RNA Interference Therapy Fitusiran Improves Thrombin Generation in Patients With Hemophilia

The investigational RNA interference therapy fitusiran lowered levels of antithrombin in patients with hemophilia A or B with or without inhibitors, leading to improved thrombin generation, according to interim results from a phase II extension study presented at the 2017 Congress of the International Society on Thrombosis and Haemostasis.

The findings appeared to confirm results from a phase I, dose-escalation study of fitusiran in patients with hemophilia with or without inhibitors, noted the authors, led by K. John Pasi, MBChB, PhD, from Barts and the London School of Medicine and Dentistry in the United Kingdom.

In the phase I study, 30 patients with moderate or severe hemophilia A or B without inhibitors received three subcutaneous injections of fitusiran administered either once-weekly (at doses of 0.015, 0.045, or 0.075 mg/kg) or once-monthly (at doses of 0.225, 0.45, 0.9, or 1.8 mg/kg or a fixed dose of 80 mg), and 16 patients with inhibitors received three subcutaneous injections of fitusiran 50 or 80 mg once-monthly. Patients who received the once-monthly treatment experienced an average, dose-dependent maximum antithrombin reduction of 70 percent to 89 percent from baseline. Based on those results, the researchers selected once-monthly, fixed doses of fitusiran 50 and 80 mg for the phase II extension study.

The phase II study included 33 patients (age range = 19-61 years) – 14 patients with inhibitors (3 patients at the 50 mg dose and 11 at the 80 mg dose) and 19 without inhibitors (10 patients at the 50 mg dose and 9 at the 80 mg dose) – who were previously treated in the phase I study.

Patients were treated for a median of 11 months (range = 0-20 months). Five patients discontinued treatment: four because of withdrawal of consent and one because of asymptomatic aspartate and alanine aminotransferase (ALT) elevation in a patient with chronic hepatitis C infection.

During follow-up, 23 patients (70%) experienced an adverse event (AE). The majority of AEs were mild or moderate and unrelated to fitusiran; however, six patients reported serious AEs, two of which were deemed possibly related to fitusiran. The most common AEs included injection-site reactions (n=6; 18%), abdominal pain (n=3; 9%), diarrhea (n=3; 9%), and headache (n=3; 9%).

Eleven patients experienced ALT increases three times the upper limit of normal. Ten of those cases resolved during study follow-up, eight without dose interruptions. The authors also noted that all of those patients were hepatitis C virus–antibody positive.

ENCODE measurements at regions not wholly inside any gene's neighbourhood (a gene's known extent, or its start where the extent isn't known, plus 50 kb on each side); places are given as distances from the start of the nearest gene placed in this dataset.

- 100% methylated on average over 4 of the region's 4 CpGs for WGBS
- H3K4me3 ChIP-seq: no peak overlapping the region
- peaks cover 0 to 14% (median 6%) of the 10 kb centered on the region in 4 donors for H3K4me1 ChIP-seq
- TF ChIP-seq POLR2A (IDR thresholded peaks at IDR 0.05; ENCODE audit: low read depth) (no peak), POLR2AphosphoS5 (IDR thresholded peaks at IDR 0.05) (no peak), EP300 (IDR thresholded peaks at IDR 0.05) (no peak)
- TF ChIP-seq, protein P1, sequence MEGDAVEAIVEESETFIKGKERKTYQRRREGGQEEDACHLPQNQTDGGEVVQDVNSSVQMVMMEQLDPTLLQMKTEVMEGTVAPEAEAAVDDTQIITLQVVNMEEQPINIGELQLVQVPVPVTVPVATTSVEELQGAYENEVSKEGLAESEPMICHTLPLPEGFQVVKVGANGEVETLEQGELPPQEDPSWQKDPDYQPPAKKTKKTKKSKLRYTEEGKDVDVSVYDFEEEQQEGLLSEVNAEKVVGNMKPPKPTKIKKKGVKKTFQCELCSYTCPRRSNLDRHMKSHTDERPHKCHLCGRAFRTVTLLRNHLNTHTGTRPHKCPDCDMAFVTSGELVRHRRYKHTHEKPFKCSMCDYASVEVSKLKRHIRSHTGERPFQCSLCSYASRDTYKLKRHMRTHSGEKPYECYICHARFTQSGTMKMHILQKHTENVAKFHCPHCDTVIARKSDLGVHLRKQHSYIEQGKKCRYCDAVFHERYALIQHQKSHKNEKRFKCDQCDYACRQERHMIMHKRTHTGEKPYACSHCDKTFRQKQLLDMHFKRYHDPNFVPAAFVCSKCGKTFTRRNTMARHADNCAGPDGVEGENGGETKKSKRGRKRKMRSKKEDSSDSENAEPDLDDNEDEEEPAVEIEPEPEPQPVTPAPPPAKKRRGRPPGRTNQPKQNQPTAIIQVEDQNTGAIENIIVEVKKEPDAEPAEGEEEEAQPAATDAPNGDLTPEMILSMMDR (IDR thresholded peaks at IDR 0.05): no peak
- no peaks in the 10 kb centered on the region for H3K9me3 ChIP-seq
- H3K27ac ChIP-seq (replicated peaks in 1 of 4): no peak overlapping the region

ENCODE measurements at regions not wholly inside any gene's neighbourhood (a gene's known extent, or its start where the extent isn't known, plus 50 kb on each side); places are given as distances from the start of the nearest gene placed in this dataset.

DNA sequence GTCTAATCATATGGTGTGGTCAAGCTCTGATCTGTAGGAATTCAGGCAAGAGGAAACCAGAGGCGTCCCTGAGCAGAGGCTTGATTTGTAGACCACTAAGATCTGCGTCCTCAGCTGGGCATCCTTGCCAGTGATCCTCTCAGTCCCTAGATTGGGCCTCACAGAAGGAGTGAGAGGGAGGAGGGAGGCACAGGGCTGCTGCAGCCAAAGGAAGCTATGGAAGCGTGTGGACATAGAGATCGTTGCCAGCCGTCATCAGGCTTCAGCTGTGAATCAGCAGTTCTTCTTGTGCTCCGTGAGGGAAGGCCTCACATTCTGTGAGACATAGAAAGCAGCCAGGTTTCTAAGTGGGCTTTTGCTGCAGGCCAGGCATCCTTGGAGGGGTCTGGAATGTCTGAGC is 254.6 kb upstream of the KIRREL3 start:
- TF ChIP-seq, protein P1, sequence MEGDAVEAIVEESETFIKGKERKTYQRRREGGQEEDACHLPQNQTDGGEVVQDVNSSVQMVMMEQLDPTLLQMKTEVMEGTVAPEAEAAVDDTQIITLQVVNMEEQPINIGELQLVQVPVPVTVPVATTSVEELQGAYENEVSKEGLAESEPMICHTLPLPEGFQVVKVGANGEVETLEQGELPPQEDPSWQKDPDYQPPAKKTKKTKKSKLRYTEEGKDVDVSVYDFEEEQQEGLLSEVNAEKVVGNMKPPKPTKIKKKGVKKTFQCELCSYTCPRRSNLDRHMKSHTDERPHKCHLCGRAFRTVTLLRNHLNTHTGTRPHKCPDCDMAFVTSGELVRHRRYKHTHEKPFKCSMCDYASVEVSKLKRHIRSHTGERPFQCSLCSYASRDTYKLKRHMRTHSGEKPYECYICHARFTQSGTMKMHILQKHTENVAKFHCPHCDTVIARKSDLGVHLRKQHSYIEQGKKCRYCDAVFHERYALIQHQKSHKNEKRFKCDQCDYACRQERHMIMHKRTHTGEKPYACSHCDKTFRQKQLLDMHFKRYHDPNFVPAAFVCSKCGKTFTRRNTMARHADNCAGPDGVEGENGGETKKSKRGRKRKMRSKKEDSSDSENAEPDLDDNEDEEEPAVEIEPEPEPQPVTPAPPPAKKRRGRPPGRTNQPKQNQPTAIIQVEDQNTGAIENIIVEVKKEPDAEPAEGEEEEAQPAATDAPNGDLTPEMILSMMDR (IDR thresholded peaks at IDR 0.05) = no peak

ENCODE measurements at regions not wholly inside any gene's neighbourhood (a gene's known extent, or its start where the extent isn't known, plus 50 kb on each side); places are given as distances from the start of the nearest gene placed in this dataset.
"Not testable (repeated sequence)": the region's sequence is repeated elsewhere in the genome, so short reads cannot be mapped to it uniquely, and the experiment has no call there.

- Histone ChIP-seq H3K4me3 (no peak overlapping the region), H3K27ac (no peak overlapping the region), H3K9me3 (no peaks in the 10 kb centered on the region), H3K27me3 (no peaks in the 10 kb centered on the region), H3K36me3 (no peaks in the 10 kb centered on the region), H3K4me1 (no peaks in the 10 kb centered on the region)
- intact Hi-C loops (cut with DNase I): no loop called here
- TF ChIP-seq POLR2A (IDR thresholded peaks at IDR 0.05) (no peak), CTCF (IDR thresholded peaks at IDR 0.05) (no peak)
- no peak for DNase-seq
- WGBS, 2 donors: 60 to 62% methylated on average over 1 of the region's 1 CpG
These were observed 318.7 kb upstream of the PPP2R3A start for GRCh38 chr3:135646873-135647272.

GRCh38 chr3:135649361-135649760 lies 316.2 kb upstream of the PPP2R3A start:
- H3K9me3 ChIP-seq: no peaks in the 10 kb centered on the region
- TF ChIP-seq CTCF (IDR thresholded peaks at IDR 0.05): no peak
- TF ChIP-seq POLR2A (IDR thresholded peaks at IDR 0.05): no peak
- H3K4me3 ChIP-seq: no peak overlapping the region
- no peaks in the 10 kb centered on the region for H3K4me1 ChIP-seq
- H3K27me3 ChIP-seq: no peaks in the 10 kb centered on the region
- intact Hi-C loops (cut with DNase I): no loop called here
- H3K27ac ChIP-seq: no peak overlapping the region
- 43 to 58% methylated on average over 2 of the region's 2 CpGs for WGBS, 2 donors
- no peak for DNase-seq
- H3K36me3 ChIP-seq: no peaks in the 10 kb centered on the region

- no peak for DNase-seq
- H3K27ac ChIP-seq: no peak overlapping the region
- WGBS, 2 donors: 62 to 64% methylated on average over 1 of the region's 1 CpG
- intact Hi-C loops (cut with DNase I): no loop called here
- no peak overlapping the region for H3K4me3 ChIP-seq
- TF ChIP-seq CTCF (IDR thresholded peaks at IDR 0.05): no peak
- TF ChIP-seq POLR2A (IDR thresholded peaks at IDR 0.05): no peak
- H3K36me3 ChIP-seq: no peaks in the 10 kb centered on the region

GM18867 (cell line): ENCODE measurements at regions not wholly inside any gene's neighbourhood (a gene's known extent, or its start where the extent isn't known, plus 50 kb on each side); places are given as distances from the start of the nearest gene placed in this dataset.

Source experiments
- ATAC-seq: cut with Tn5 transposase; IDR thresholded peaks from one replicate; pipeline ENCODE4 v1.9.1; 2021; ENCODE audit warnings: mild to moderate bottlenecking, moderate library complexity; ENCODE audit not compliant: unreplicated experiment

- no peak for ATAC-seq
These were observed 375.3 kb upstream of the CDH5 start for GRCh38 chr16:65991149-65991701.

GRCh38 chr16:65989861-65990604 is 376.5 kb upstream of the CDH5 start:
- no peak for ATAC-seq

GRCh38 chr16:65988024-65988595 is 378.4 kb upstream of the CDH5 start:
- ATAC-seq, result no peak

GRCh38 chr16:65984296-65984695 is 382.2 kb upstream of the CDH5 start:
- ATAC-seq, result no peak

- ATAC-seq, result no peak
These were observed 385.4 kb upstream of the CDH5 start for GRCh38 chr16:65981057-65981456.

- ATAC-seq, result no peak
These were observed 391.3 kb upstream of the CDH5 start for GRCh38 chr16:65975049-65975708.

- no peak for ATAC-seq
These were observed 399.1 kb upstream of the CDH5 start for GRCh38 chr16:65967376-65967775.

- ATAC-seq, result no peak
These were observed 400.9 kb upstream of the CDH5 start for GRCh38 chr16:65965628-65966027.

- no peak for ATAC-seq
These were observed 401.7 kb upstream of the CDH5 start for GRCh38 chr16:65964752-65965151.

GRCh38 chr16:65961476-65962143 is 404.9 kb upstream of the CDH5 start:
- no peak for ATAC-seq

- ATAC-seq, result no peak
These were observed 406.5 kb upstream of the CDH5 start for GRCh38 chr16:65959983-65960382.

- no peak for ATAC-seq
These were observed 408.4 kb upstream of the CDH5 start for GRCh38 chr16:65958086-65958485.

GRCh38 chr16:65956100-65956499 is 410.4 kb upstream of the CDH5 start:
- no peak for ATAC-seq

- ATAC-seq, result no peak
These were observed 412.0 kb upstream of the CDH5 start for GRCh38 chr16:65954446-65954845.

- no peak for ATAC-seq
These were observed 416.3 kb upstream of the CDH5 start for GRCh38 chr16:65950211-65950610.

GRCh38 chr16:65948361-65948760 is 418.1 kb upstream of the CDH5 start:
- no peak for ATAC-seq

No thromboembolic events occurred during the study, and there was “no clinical or laboratory evidence of pathologic clot formation,” the researchers reported. There were also no instances of drug-induced inhibitor formation.

At a median of 13 months (range = 2-19 months) after first fitusiran dose, patients at both dose levels experienced a nearly 80 percent reduction in antithrombin levels. Thrombin-generation levels appeared to return to the lower end of the normal range (FIGURES).

Patients experienced a total of 93 bleeding events (25 in 10 patients without inhibitors and 68 in 5 patients with inhibitors). Sixteen patients (48%) experienced no bleeding events during the study, for an overall median annualized bleeding rate of one (range = 0-3). The authors noted that all bleeding events were managed with replacement factor or bypassing agent.

A phase III trial evaluating fitusiran 80 mg once-monthly is under way.

The study is limited by its open-label, non-randomized design and small patient population.

The study was supported by Alnylam Pharmaceuticals, the manufacturer of fitusiran.

The authors report no conflicts.


Reference

Pasi KJ, Georgiev P, Mant T, et al. Fitusiran, an investigational RNAi therapeutic targeting antithrombin for the treatment of hemophilia: interim results from a phase 2 extension study in patients with hemophilia A or B with and without inhibitors. Abstract ASY 01.2. Presented at the International Society of Thrombosis and Haemostasis 2017 Congress, June 8-13, 2017; Berlin, Germany.

*Data transfer 15June2017
AT, antithrombin; SEM, standard error of the mean; HV, Healthy Volunteer
†Only patients with >56 days in OLE included in analysis; patients excluded from TG analysis if they administered factor or bypassing agent within 48 hours
‡Healthy volunteers with AT lowering <25% (Pasi KJ, et al. N Engl J Med. 2017; epub ahead of print.)

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